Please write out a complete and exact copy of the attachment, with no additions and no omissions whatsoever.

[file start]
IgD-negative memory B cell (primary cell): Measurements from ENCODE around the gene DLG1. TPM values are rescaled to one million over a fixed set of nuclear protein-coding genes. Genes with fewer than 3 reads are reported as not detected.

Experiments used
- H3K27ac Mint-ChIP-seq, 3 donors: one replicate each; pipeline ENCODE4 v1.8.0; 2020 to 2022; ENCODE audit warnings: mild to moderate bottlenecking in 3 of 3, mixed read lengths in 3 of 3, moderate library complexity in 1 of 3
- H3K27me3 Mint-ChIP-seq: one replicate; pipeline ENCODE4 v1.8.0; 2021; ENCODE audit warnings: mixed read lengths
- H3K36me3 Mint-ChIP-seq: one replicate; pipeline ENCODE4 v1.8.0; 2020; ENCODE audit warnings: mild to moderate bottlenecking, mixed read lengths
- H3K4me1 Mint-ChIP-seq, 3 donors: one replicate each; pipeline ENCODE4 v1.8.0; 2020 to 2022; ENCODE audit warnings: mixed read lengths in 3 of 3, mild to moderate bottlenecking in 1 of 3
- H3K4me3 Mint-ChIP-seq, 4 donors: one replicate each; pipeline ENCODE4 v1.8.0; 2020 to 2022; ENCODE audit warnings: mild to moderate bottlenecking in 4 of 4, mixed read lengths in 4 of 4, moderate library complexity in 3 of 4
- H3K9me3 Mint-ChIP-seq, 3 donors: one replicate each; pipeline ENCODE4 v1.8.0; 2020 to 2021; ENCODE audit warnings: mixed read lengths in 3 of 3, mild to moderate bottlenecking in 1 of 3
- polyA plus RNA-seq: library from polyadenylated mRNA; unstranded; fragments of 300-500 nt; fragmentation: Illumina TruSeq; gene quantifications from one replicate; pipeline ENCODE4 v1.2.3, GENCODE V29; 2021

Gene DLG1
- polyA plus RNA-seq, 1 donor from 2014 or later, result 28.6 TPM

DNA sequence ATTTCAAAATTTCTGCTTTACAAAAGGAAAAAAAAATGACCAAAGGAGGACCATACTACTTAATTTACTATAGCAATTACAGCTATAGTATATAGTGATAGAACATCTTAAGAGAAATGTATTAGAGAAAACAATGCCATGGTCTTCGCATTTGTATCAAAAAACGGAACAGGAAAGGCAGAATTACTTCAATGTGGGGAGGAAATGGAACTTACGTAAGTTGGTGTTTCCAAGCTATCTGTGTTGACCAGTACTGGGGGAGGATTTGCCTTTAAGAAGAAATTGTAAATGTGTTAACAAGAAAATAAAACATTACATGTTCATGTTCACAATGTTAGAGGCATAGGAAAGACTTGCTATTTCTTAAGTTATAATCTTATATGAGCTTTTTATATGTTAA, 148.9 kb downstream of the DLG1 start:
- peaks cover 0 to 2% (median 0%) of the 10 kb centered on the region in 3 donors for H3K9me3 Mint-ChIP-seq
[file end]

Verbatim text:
IgD-negative memory B cell (primary cell): Measurements from ENCODE around the gene DLG1. TPM values are rescaled to one million over a fixed set of nuclear protein-coding genes. Genes with fewer than 3 reads are reported as not detected.

Experiments used
- H3K27ac Mint-ChIP-seq, 3 donors: one replicate each; pipeline ENCODE4 v1.8.0; 2020 to 2022; ENCODE audit warnings: mild to moderate bottlenecking in 3 of 3, mixed read lengths in 3 of 3, moderate library complexity in 1 of 3
- H3K27me3 Mint-ChIP-seq: one replicate; pipeline ENCODE4 v1.8.0; 2021; ENCODE audit warnings: mixed read lengths
- H3K36me3 Mint-ChIP-seq: one replicate; pipeline ENCODE4 v1.8.0; 2020; ENCODE audit warnings: mild to moderate bottlenecking, mixed read lengths
- H3K4me1 Mint-ChIP-seq, 3 donors: one replicate each; pipeline ENCODE4 v1.8.0; 2020 to 2022; ENCODE audit warnings: mixed read lengths in 3 of 3, mild to moderate bottlenecking in 1 of 3
- H3K4me3 Mint-ChIP-seq, 4 donors: one replicate each; pipeline ENCODE4 v1.8.0; 2020 to 2022; ENCODE audit warnings: mild to moderate bottlenecking in 4 of 4, mixed read lengths in 4 of 4, moderate library complexity in 3 of 4
- H3K9me3 Mint-ChIP-seq, 3 donors: one replicate each; pipeline ENCODE4 v1.8.0; 2020 to 2021; ENCODE audit warnings: mixed read lengths in 3 of 3, mild to moderate bottlenecking in 1 of 3
- polyA plus RNA-seq: library from polyadenylated mRNA; unstranded; fragments of 300-500 nt; fragmentation: Illumina TruSeq; gene quantifications from one replicate; pipeline ENCODE4 v1.2.3, GENCODE V29; 2021

Gene DLG1
- polyA plus RNA-seq, 1 donor from 2014 or later, result 28.6 TPM

DNA sequence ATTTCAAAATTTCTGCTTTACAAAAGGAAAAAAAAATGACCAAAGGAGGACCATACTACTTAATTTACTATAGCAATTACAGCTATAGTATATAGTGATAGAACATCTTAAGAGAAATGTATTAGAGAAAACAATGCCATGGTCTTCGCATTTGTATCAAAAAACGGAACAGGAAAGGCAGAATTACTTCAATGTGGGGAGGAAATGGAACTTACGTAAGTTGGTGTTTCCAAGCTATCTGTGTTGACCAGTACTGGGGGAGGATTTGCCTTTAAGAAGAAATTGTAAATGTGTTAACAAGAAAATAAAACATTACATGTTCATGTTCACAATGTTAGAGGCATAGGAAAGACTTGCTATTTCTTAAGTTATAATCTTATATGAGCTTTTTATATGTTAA, 148.9 kb downstream of the DLG1 start:
- peaks cover 0 to 2% (median 0%) of the 10 kb centered on the region in 3 donors for H3K9me3 Mint-ChIP-seq